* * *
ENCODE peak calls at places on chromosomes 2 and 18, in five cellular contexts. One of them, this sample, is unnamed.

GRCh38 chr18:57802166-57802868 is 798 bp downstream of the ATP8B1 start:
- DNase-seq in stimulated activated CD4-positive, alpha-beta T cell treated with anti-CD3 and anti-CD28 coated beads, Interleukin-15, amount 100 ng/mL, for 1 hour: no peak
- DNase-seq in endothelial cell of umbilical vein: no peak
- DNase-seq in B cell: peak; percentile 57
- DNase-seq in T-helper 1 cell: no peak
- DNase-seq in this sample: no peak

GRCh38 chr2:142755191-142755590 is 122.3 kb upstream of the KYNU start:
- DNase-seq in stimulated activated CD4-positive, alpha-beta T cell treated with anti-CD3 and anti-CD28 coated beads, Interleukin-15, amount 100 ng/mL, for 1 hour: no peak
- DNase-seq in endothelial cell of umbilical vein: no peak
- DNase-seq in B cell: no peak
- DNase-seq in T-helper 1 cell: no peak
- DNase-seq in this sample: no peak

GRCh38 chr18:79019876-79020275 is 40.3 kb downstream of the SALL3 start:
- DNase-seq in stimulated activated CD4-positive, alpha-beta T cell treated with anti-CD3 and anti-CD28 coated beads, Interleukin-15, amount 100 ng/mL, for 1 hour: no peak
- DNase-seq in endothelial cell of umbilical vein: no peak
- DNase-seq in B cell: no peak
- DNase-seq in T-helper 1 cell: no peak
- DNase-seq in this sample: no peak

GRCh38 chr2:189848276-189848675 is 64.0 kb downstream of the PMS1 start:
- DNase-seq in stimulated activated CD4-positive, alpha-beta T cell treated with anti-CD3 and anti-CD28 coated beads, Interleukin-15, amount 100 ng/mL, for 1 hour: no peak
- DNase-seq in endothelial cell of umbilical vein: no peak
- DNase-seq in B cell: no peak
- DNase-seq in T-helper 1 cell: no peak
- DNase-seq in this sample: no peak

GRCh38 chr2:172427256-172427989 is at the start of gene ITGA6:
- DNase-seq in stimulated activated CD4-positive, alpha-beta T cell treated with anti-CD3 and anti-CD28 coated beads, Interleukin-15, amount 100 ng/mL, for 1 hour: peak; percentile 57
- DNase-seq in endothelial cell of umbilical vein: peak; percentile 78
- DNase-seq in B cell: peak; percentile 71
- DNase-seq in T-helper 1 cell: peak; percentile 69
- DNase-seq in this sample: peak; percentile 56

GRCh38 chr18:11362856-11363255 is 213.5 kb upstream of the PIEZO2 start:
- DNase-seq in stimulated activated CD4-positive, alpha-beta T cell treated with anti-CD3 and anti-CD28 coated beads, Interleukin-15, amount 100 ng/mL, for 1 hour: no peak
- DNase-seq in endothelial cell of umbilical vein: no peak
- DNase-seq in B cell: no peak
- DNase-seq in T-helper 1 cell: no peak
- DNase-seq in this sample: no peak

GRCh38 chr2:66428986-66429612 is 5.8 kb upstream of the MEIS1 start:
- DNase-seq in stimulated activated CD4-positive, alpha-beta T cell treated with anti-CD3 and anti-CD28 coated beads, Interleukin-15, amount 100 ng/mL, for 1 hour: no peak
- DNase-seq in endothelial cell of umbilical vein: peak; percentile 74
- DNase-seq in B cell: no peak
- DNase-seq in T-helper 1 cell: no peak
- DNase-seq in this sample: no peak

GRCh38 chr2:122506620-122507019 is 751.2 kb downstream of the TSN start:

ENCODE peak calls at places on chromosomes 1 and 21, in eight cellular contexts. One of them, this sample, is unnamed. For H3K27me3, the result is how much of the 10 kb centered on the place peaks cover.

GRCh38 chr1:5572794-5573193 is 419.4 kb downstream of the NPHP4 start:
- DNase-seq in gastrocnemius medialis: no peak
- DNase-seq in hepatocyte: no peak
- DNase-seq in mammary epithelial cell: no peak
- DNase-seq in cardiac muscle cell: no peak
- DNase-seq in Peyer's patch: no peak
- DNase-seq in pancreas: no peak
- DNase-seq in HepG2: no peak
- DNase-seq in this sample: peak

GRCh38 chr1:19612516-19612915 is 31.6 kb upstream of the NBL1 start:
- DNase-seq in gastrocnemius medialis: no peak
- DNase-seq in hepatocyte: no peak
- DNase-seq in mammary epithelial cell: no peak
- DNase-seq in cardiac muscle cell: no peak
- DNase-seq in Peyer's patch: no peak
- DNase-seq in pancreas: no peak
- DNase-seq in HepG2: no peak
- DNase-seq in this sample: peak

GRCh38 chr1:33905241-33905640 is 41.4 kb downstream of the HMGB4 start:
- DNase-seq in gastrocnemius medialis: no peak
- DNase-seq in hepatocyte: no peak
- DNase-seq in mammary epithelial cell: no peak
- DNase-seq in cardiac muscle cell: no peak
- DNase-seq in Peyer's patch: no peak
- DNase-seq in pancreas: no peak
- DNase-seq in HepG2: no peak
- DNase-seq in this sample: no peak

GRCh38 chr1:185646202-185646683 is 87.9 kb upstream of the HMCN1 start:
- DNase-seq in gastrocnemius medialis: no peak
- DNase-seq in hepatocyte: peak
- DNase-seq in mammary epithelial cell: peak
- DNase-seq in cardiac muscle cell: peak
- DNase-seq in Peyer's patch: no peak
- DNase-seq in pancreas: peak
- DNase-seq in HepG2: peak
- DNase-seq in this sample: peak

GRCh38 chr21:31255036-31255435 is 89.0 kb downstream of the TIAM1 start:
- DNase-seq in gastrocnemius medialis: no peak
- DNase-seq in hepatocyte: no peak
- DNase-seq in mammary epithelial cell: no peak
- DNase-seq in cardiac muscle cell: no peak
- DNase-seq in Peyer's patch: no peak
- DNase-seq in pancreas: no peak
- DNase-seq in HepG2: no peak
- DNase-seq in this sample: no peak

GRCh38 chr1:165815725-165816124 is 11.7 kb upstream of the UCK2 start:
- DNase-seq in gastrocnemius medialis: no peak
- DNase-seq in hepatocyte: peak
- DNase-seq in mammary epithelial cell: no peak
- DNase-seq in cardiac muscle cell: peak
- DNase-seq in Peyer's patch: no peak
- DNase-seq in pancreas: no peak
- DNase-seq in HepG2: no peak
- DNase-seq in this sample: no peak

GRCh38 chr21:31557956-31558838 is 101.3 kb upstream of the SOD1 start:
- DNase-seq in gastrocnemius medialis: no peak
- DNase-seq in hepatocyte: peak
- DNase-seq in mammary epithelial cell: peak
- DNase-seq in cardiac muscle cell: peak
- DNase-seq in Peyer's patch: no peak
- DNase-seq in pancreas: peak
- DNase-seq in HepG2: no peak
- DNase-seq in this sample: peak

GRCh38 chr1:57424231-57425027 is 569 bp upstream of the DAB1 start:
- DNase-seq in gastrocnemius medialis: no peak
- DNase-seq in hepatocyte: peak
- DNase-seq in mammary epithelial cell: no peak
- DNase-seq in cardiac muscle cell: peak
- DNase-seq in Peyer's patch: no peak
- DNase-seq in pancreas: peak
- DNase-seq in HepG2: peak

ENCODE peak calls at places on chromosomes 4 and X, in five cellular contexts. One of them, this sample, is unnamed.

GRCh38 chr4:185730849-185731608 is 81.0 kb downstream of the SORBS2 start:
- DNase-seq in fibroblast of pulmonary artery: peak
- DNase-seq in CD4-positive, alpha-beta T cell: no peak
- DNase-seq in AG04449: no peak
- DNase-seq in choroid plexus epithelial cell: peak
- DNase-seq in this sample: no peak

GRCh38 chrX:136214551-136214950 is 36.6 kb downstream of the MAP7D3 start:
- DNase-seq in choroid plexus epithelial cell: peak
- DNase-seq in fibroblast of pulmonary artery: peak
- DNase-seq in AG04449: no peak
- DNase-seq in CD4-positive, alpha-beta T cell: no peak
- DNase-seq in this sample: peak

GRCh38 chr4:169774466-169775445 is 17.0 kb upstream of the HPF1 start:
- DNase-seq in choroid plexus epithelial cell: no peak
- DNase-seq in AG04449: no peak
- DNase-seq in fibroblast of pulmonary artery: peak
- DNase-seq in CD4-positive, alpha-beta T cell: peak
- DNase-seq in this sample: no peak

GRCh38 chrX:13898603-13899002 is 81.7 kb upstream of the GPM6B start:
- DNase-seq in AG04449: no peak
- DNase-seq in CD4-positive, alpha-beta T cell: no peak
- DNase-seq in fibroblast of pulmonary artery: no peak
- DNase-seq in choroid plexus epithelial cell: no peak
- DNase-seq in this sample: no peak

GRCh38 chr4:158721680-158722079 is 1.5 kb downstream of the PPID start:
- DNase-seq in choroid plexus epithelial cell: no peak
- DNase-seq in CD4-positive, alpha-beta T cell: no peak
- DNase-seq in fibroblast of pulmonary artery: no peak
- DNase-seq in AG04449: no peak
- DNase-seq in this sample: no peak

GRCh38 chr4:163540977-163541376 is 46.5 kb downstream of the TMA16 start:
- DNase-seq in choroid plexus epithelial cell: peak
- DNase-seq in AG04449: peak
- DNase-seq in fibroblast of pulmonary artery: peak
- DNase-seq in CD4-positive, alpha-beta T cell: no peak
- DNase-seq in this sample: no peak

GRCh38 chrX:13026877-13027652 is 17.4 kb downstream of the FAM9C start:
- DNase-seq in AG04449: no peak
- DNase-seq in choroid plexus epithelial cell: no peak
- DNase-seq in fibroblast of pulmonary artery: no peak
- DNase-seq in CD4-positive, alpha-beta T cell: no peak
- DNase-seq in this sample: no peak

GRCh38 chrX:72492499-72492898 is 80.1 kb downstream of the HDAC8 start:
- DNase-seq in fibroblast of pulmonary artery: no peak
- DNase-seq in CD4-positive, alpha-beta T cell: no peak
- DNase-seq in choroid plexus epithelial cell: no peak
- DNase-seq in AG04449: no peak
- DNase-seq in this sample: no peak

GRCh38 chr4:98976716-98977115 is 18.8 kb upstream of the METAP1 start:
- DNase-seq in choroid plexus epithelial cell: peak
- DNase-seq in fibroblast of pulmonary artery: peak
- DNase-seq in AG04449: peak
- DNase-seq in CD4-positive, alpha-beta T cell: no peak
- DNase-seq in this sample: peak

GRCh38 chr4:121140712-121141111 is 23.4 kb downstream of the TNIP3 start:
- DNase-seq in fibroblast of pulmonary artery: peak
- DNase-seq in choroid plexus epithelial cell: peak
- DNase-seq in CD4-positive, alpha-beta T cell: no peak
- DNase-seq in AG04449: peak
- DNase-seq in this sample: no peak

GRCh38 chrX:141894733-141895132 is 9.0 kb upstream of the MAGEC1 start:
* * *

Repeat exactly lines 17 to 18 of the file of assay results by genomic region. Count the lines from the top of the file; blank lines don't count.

- DNase-seq in B cell: no peak
- DNase-seq in T-helper 1 cell: no peak